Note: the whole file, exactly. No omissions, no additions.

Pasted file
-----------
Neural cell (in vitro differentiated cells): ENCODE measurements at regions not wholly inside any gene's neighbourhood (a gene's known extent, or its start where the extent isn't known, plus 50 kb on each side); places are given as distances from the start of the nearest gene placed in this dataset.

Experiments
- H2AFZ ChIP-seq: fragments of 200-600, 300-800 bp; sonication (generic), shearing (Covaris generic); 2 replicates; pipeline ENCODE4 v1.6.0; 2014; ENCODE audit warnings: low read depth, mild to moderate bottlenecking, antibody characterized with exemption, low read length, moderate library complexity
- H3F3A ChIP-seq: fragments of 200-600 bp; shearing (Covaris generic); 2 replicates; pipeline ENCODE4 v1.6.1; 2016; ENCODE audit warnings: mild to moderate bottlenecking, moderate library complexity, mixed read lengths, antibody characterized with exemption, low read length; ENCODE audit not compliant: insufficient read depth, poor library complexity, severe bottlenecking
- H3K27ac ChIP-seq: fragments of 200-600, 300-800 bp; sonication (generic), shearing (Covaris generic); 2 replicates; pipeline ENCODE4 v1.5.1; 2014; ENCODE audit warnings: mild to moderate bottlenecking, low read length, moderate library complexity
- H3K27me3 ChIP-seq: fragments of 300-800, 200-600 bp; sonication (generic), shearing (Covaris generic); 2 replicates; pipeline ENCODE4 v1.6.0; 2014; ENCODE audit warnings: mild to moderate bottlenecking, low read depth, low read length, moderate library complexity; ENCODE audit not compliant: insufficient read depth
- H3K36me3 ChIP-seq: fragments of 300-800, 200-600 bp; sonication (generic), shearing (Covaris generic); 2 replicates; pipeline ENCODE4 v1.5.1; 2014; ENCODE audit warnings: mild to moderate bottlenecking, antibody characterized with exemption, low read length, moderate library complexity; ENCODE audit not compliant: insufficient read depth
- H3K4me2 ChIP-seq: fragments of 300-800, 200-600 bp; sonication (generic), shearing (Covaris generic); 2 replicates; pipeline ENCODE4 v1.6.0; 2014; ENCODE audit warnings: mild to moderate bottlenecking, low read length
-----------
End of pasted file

Neural cell (in vitro differentiated cells): ENCODE measurements at regions not wholly inside any gene's neighbourhood (a gene's known extent, or its start where the extent isn't known, plus 50 kb on each side); places are given as distances from the start of the nearest gene placed in this dataset.

Experiments
- H2AFZ ChIP-seq: fragments of 200-600, 300-800 bp; sonication (generic), shearing (Covaris generic); 2 replicates; pipeline ENCODE4 v1.6.0; 2014; ENCODE audit warnings: low read depth, mild to moderate bottlenecking, antibody characterized with exemption, low read length, moderate library complexity
- H3F3A ChIP-seq: fragments of 200-600 bp; shearing (Covaris generic); 2 replicates; pipeline ENCODE4 v1.6.1; 2016; ENCODE audit warnings: mild to moderate bottlenecking, moderate library complexity, mixed read lengths, antibody characterized with exemption, low read length; ENCODE audit not compliant: insufficient read depth, poor library complexity, severe bottlenecking
- H3K27ac ChIP-seq: fragments of 200-600, 300-800 bp; sonication (generic), shearing (Covaris generic); 2 replicates; pipeline ENCODE4 v1.5.1; 2014; ENCODE audit warnings: mild to moderate bottlenecking, low read length, moderate library complexity
- H3K27me3 ChIP-seq: fragments of 300-800, 200-600 bp; sonication (generic), shearing (Covaris generic); 2 replicates; pipeline ENCODE4 v1.6.0; 2014; ENCODE audit warnings: mild to moderate bottlenecking, low read depth, low read length, moderate library complexity; ENCODE audit not compliant: insufficient read depth
- H3K36me3 ChIP-seq: fragments of 300-800, 200-600 bp; sonication (generic), shearing (Covaris generic); 2 replicates; pipeline ENCODE4 v1.5.1; 2014; ENCODE audit warnings: mild to moderate bottlenecking, antibody characterized with exemption, low read length, moderate library complexity; ENCODE audit not compliant: insufficient read depth
- H3K4me2 ChIP-seq: fragments of 300-800, 200-600 bp; sonication (generic), shearing (Covaris generic); 2 replicates; pipeline ENCODE4 v1.6.0; 2014; ENCODE audit warnings: mild to moderate bottlenecking, low read length